Searching for declining butterflies on the bog

A wildlife charity is calling on nature enthusiasts in Edinburgh to help search for a once common butterfly, which has suffered a 68% decline across Scotland in the last 10 years.

Butterfly Conservation Scotland is extremely concerned about the Small Tortoiseshell and needs people to help look for the butterfly on Sunday 28 July at the city’s last peatbog site.

Families are invited to take free guided butterfly walks at the Scottish Wildlife Trust’s Red Moss of Balerno reserve between 10am and 1pm and their sightings will be logged as part of the charity’s Big Butterfly Count – the largest butterfly survey in the world.

Butterfly Conservation Scotland’s peatland project officer David Hill said: ‘The Small Tortoiseshell appears to be struggling everywhere, but we’ve seen a particularly worrying decline across Scotland.

‘Counting butterflies contributes to valuable research on how each species is faring and also help us to piece together why declines are happening in the first place.

‘This Big Butterfly Count event is the perfect opportunity to look for the Small Tortoiseshell, which is just beginning to emerge at the Red Moss of Balerno Wildlife Reserve – the only peatbog habitat in Edinburgh.’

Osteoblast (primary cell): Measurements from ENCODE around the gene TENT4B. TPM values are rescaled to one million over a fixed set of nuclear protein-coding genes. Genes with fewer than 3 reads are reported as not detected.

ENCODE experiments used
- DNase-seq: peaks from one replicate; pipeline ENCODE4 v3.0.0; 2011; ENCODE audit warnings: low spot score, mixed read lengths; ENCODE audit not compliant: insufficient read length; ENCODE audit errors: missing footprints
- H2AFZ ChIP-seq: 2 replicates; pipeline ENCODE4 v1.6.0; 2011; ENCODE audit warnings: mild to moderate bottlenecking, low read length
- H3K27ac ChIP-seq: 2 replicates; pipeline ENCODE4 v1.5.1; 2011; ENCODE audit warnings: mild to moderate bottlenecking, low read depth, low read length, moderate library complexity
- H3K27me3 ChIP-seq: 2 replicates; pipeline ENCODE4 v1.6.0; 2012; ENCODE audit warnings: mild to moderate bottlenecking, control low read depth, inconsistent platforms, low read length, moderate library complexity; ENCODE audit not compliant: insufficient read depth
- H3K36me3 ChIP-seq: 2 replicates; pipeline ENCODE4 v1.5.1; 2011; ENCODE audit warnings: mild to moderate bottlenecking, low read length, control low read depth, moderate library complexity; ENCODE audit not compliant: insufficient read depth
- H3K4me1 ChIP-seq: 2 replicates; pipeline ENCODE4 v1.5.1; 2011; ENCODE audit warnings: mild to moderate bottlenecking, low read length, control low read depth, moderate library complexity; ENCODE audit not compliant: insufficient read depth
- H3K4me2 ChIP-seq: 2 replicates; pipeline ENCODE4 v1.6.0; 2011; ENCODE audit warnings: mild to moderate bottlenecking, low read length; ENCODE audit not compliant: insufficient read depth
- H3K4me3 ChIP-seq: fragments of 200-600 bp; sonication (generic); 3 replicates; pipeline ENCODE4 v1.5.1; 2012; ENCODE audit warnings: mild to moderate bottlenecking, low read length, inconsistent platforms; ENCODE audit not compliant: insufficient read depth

The event on Sunday 28 July also takes place on International Bog Day – a world-wide awareness day to show people the value of peatlands and the threats they are facing.

David added: ‘Many people don’t know that our peatbogs are being destroyed, with three billion litres of peat sold each year as compost for our gardens – despite there being other peat-free options available for people to use.

‘Bogs provide a vital home for many beautiful butterflies and moths, as well as insect-eating plants and dragonflies, but they also store huge amounts of carbon, so are vital in the fight to tackle climate change. They also store water, which helps to reduce flooding risks.

‘Please join us at Edinburgh’s last peatbog to see for yourself the amazing wildlife found here and help us secure a future for the Small Tortoiseshell butterfly in Scotland.’

Find out how to go peat free in your garden at

The Big Butterfly Count runs from 19 July to 11 August and is sponsored by B&Q. Taking part in the Count is easy – find a sunny spot anywhere in the UK and spend 15 minutes counting the butterflies you see and then submit sightings online at or via the free Big Butterfly Count app.

Butterfly Conservation has more than 2200 members living in Scotland where they work closely with local communities, landowners, the Scottish Government, Scottish Natural Heritage and other conservation partners, to safeguard Scotland’s butterflies, moths and their habitats.